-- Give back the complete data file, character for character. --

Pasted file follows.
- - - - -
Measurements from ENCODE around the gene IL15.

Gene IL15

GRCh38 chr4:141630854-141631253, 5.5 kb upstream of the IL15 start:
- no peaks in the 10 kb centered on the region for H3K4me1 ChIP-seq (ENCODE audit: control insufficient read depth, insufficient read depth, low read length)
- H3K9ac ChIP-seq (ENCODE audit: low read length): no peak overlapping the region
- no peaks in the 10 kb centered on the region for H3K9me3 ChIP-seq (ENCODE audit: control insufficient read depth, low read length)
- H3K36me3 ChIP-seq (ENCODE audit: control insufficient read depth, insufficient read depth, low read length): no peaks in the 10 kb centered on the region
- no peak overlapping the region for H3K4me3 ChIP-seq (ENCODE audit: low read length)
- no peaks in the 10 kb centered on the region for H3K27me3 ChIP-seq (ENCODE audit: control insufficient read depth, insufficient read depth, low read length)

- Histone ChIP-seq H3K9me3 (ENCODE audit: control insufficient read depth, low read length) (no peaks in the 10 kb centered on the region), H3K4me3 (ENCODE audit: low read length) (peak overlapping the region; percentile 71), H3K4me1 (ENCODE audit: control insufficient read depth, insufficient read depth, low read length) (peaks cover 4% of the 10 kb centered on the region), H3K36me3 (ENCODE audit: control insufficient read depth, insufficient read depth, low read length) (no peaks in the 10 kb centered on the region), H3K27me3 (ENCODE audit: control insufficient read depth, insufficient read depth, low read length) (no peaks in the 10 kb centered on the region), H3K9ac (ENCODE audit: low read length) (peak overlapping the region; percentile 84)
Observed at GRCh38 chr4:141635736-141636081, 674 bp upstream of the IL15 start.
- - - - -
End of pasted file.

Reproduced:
Measurements from ENCODE around the gene IL15.

Gene IL15

GRCh38 chr4:141630854-141631253, 5.5 kb upstream of the IL15 start:
- no peaks in the 10 kb centered on the region for H3K4me1 ChIP-seq (ENCODE audit: control insufficient read depth, insufficient read depth, low read length)
- H3K9ac ChIP-seq (ENCODE audit: low read length): no peak overlapping the region
- no peaks in the 10 kb centered on the region for H3K9me3 ChIP-seq (ENCODE audit: control insufficient read depth, low read length)
- H3K36me3 ChIP-seq (ENCODE audit: control insufficient read depth, insufficient read depth, low read length): no peaks in the 10 kb centered on the region
- no peak overlapping the region for H3K4me3 ChIP-seq (ENCODE audit: low read length)
- no peaks in the 10 kb centered on the region for H3K27me3 ChIP-seq (ENCODE audit: control insufficient read depth, insufficient read depth, low read length)

- Histone ChIP-seq H3K9me3 (ENCODE audit: control insufficient read depth, low read length) (no peaks in the 10 kb centered on the region), H3K4me3 (ENCODE audit: low read length) (peak overlapping the region; percentile 71), H3K4me1 (ENCODE audit: control insufficient read depth, insufficient read depth, low read length) (peaks cover 4% of the 10 kb centered on the region), H3K36me3 (ENCODE audit: control insufficient read depth, insufficient read depth, low read length) (no peaks in the 10 kb centered on the region), H3K27me3 (ENCODE audit: control insufficient read depth, insufficient read depth, low read length) (no peaks in the 10 kb centered on the region), H3K9ac (ENCODE audit: low read length) (peak overlapping the region; percentile 84)
Observed at GRCh38 chr4:141635736-141636081, 674 bp upstream of the IL15 start.